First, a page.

“Oh my god, there’s a flannel.”
That first red and black checked, cuffed, felted, button up (but not all the way up) shirt my ever so fashion-conscious sister pointed out was a good sign. After driving past rows and rows of streets strung in Christmas lights, three CVS’s, five children’s boutiques and onto a snow-covered, residential street with one helluva snowman standing guard, into a parking lot behind a big dark warehouse I was pretty sure I’d come to the wrong place. There was a food truck, but it was boarded up for the night, or forever; there was a chocolate truck, but images of strangers in vans offering candy to lost kids kept me at a distance; there was one open door street-side but when we walked up and saw a small gallery setting up what looked like a private reception that hadn’t started yet, we were beginning to lose hope.
Then, she saw it. “Oh my god, there’s a flannel.” Oh my god, we’re not lost. Oh my god, there must be a flea market craft fair nearby. Rounding the looming warehouse, straying away from the road and deeper into the parking lot, past the candy van and shut down food truck, we followed the flannel shirt. Turning the corner it finally hit us: more flannels, mustard-colored tights and the smell of cigarettes and mustache wax.
The top of the day had been spent at other local craft and holiday handmade fairs. The North Union Farmer’s Market Holiday Market kicked the day off, where I picked up a paper bag with lotion and soap that smells like how I’d like to smell, some honey sticks for my dear daughter’s Christmas stocking, and some amazing hot sauce from a man with a big smile and a Mexican accent who said he was from Youngstown (En Fuego Baby!). But many of the vendors appeared to be part of the weekly group of NU Farmer’s Market that simply decided it would be best to move inside that day.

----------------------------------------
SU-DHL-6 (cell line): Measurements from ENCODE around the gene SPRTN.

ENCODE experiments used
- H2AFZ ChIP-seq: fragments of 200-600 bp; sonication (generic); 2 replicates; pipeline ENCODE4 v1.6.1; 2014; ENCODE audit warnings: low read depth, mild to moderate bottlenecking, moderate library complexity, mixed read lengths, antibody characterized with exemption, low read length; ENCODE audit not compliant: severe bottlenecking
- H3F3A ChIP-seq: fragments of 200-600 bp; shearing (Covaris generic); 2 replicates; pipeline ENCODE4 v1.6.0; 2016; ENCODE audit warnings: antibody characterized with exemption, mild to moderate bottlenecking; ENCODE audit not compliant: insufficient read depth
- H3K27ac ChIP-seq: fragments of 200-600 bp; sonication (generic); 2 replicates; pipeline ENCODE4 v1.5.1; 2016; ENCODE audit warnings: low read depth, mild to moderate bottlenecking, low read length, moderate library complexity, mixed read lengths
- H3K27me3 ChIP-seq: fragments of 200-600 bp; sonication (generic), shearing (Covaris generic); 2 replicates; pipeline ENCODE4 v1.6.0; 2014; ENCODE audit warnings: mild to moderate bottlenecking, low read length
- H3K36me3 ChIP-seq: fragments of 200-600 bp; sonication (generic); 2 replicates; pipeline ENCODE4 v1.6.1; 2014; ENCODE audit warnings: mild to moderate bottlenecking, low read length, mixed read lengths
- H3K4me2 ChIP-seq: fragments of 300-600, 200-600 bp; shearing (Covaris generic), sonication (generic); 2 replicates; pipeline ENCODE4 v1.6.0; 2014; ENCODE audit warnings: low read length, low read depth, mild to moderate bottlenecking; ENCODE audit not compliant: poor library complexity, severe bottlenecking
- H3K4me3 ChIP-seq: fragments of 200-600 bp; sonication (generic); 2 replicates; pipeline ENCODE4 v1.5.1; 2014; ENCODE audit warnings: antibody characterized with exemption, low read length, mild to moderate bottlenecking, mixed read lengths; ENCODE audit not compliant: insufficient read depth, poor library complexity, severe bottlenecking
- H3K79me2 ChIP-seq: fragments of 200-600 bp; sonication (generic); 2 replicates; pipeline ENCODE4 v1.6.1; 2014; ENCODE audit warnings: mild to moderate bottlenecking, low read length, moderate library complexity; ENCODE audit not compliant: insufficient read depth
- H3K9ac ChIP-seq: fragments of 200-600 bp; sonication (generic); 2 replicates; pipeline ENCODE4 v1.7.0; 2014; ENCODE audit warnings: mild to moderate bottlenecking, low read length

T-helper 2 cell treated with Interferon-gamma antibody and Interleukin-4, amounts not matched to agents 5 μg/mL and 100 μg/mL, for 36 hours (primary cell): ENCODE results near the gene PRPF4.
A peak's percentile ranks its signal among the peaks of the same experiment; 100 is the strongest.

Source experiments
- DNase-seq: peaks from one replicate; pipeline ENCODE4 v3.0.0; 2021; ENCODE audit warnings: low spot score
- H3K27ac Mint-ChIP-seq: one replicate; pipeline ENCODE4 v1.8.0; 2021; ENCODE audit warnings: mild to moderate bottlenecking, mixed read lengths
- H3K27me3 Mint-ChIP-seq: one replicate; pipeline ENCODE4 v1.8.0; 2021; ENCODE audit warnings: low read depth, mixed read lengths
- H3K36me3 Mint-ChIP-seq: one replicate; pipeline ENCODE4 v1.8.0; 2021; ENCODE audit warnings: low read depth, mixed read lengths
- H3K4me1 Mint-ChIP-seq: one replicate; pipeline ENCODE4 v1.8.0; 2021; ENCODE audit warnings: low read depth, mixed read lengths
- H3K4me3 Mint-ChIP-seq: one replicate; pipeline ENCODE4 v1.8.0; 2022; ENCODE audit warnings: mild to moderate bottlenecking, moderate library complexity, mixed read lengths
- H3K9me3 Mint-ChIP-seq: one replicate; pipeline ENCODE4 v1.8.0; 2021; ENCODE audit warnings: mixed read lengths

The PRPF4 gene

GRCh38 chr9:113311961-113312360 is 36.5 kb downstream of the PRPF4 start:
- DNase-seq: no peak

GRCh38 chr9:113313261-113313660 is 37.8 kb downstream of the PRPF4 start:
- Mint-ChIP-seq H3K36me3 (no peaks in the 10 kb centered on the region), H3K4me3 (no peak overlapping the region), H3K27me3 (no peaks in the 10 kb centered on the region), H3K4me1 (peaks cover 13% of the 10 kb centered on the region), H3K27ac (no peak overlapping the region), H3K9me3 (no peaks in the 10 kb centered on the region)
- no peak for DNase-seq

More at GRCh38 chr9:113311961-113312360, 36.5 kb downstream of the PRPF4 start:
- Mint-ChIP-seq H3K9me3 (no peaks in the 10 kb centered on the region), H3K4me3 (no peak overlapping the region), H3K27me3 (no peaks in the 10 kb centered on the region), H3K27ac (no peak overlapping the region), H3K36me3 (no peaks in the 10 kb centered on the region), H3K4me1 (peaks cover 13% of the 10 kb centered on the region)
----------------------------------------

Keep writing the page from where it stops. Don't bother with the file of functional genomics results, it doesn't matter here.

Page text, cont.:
There was one woman in particular selling handcrafted clay pixie/fairy garden/vegetable patch figurines who I fell in love with as soon as I walked in the door (she was the first table by the CVS parking lot in the hallway), but she didn’t have a card and said she only sold at shows like this. It’s finds like her that make me glad I get out to these things, and continue to search for local Cleveland talent and artists.
After crawling the hall between Dewey’s Coffee and CVS (where the weekly market will move when it comes indoors in January), the Christmas on Coventry celebration was briefly considered, then hastily overruled when after some light research I found it to primarily be a bar crawl and shopping push for businesses that already exist and thrive in the neighborhood. I didn’t need three crop tops for the price of two from American Apparel, and I still wanted the option to wear a crop top so I passed on the discounted french fry mountain sandwich bargain from Panini’s.
Nay, I went home and waited until it was time to bundle up the baby and pick up my sister for our trip out to the 78th Street Studios in Lakewood (an amazing space, by the way — if there were apartments I’d live in one, if it were vacant I’d squat in it).